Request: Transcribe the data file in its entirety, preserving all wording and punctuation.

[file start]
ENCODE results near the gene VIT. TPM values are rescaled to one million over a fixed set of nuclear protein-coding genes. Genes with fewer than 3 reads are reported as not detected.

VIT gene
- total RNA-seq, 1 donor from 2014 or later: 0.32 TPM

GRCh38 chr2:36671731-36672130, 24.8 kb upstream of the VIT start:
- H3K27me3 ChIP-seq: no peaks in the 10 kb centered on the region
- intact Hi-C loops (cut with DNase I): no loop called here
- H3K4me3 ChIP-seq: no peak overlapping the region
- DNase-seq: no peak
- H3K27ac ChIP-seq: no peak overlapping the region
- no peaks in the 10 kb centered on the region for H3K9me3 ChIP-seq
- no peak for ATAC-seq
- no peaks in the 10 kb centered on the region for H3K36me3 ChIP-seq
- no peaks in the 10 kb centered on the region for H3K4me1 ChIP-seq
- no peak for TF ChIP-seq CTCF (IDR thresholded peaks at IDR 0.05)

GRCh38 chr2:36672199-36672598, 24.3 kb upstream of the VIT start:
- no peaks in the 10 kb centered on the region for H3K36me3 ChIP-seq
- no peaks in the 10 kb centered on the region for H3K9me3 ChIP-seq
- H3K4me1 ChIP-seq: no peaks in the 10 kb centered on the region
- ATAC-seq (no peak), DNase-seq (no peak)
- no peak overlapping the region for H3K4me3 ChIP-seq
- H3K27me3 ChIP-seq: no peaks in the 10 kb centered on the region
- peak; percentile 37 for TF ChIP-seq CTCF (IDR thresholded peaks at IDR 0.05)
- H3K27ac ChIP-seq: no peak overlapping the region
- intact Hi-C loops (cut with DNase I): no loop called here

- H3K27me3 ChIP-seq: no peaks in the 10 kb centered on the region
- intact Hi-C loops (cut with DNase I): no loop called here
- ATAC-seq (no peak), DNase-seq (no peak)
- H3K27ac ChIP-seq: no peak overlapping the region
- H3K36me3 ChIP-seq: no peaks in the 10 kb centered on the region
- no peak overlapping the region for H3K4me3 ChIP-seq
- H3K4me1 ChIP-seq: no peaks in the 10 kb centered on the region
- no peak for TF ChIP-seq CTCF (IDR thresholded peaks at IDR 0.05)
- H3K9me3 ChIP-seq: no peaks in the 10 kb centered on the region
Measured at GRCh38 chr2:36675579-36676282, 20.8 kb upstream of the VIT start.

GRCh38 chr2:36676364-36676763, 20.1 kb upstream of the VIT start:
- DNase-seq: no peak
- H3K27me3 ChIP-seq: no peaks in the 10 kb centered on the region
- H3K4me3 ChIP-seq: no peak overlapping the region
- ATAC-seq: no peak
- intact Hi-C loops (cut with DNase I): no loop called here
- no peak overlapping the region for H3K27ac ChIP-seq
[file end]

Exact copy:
ENCODE results near the gene VIT. TPM values are rescaled to one million over a fixed set of nuclear protein-coding genes. Genes with fewer than 3 reads are reported as not detected.

VIT gene
- total RNA-seq, 1 donor from 2014 or later: 0.32 TPM

GRCh38 chr2:36671731-36672130, 24.8 kb upstream of the VIT start:
- H3K27me3 ChIP-seq: no peaks in the 10 kb centered on the region
- intact Hi-C loops (cut with DNase I): no loop called here
- H3K4me3 ChIP-seq: no peak overlapping the region
- DNase-seq: no peak
- H3K27ac ChIP-seq: no peak overlapping the region
- no peaks in the 10 kb centered on the region for H3K9me3 ChIP-seq
- no peak for ATAC-seq
- no peaks in the 10 kb centered on the region for H3K36me3 ChIP-seq
- no peaks in the 10 kb centered on the region for H3K4me1 ChIP-seq
- no peak for TF ChIP-seq CTCF (IDR thresholded peaks at IDR 0.05)

GRCh38 chr2:36672199-36672598, 24.3 kb upstream of the VIT start:
- no peaks in the 10 kb centered on the region for H3K36me3 ChIP-seq
- no peaks in the 10 kb centered on the region for H3K9me3 ChIP-seq
- H3K4me1 ChIP-seq: no peaks in the 10 kb centered on the region
- ATAC-seq (no peak), DNase-seq (no peak)
- no peak overlapping the region for H3K4me3 ChIP-seq
- H3K27me3 ChIP-seq: no peaks in the 10 kb centered on the region
- peak; percentile 37 for TF ChIP-seq CTCF (IDR thresholded peaks at IDR 0.05)
- H3K27ac ChIP-seq: no peak overlapping the region
- intact Hi-C loops (cut with DNase I): no loop called here

- H3K27me3 ChIP-seq: no peaks in the 10 kb centered on the region
- intact Hi-C loops (cut with DNase I): no loop called here
- ATAC-seq (no peak), DNase-seq (no peak)
- H3K27ac ChIP-seq: no peak overlapping the region
- H3K36me3 ChIP-seq: no peaks in the 10 kb centered on the region
- no peak overlapping the region for H3K4me3 ChIP-seq
- H3K4me1 ChIP-seq: no peaks in the 10 kb centered on the region
- no peak for TF ChIP-seq CTCF (IDR thresholded peaks at IDR 0.05)
- H3K9me3 ChIP-seq: no peaks in the 10 kb centered on the region
Measured at GRCh38 chr2:36675579-36676282, 20.8 kb upstream of the VIT start.

GRCh38 chr2:36676364-36676763, 20.1 kb upstream of the VIT start:
- DNase-seq: no peak
- H3K27me3 ChIP-seq: no peaks in the 10 kb centered on the region
- H3K4me3 ChIP-seq: no peak overlapping the region
- ATAC-seq: no peak
- intact Hi-C loops (cut with DNase I): no loop called here
- no peak overlapping the region for H3K27ac ChIP-seq